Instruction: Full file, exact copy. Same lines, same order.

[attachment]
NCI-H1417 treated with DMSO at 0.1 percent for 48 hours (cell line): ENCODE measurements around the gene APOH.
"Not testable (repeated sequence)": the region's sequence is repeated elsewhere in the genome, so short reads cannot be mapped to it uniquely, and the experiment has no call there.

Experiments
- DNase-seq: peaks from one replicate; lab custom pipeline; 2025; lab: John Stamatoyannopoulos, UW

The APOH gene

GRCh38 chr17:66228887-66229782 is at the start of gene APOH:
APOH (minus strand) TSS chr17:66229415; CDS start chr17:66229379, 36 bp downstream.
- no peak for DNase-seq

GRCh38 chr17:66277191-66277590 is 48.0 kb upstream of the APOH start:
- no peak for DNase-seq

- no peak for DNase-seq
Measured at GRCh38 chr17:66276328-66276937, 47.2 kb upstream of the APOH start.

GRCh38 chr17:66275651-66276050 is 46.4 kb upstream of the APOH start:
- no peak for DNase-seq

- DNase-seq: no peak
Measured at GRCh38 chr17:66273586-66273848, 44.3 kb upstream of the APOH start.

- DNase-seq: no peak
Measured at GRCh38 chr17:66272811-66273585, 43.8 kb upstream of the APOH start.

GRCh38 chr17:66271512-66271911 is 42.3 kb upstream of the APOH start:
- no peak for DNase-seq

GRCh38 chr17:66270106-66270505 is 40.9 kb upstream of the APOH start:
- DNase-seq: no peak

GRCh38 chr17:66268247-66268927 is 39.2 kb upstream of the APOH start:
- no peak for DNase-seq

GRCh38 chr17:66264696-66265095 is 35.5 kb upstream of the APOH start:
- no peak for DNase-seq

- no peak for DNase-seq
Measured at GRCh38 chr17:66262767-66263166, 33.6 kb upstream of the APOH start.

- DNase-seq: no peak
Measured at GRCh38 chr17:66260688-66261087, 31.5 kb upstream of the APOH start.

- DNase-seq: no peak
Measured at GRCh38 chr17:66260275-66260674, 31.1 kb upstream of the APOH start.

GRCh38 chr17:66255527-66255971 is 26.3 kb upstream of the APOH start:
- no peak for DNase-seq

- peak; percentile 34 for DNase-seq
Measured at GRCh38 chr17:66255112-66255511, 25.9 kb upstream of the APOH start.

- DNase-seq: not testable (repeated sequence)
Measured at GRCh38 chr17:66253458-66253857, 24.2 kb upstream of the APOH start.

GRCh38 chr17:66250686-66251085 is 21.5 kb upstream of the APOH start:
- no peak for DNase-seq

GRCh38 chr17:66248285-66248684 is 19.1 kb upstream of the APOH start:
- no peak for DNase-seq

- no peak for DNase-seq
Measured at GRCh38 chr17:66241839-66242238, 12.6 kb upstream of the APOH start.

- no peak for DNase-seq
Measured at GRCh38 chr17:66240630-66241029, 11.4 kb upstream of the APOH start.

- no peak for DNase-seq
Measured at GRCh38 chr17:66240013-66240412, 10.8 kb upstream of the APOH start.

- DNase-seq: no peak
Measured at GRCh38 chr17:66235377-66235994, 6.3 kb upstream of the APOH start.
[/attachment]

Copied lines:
NCI-H1417 treated with DMSO at 0.1 percent for 48 hours (cell line): ENCODE measurements around the gene APOH.
"Not testable (repeated sequence)": the region's sequence is repeated elsewhere in the genome, so short reads cannot be mapped to it uniquely, and the experiment has no call there.

Experiments
- DNase-seq: peaks from one replicate; lab custom pipeline; 2025; lab: John Stamatoyannopoulos, UW

The APOH gene

GRCh38 chr17:66228887-66229782 is at the start of gene APOH:
APOH (minus strand) TSS chr17:66229415; CDS start chr17:66229379, 36 bp downstream.
- no peak for DNase-seq

GRCh38 chr17:66277191-66277590 is 48.0 kb upstream of the APOH start:
- no peak for DNase-seq

- no peak for DNase-seq
Measured at GRCh38 chr17:66276328-66276937, 47.2 kb upstream of the APOH start.

GRCh38 chr17:66275651-66276050 is 46.4 kb upstream of the APOH start:
- no peak for DNase-seq

- DNase-seq: no peak
Measured at GRCh38 chr17:66273586-66273848, 44.3 kb upstream of the APOH start.

- DNase-seq: no peak
Measured at GRCh38 chr17:66272811-66273585, 43.8 kb upstream of the APOH start.

GRCh38 chr17:66271512-66271911 is 42.3 kb upstream of the APOH start:
- no peak for DNase-seq

GRCh38 chr17:66270106-66270505 is 40.9 kb upstream of the APOH start:
- DNase-seq: no peak

GRCh38 chr17:66268247-66268927 is 39.2 kb upstream of the APOH start:
- no peak for DNase-seq

GRCh38 chr17:66264696-66265095 is 35.5 kb upstream of the APOH start:
- no peak for DNase-seq

- no peak for DNase-seq
Measured at GRCh38 chr17:66262767-66263166, 33.6 kb upstream of the APOH start.

- DNase-seq: no peak
Measured at GRCh38 chr17:66260688-66261087, 31.5 kb upstream of the APOH start.

- DNase-seq: no peak
Measured at GRCh38 chr17:66260275-66260674, 31.1 kb upstream of the APOH start.

GRCh38 chr17:66255527-66255971 is 26.3 kb upstream of the APOH start:
- no peak for DNase-seq

- peak; percentile 34 for DNase-seq
Measured at GRCh38 chr17:66255112-66255511, 25.9 kb upstream of the APOH start.

- DNase-seq: not testable (repeated sequence)
Measured at GRCh38 chr17:66253458-66253857, 24.2 kb upstream of the APOH start.

GRCh38 chr17:66250686-66251085 is 21.5 kb upstream of the APOH start:
- no peak for DNase-seq

GRCh38 chr17:66248285-66248684 is 19.1 kb upstream of the APOH start:
- no peak for DNase-seq

- no peak for DNase-seq
Measured at GRCh38 chr17:66241839-66242238, 12.6 kb upstream of the APOH start.

- no peak for DNase-seq
Measured at GRCh38 chr17:66240630-66241029, 11.4 kb upstream of the APOH start.

- no peak for DNase-seq
Measured at GRCh38 chr17:66240013-66240412, 10.8 kb upstream of the APOH start.

- DNase-seq: no peak
Measured at GRCh38 chr17:66235377-66235994, 6.3 kb upstream of the APOH start.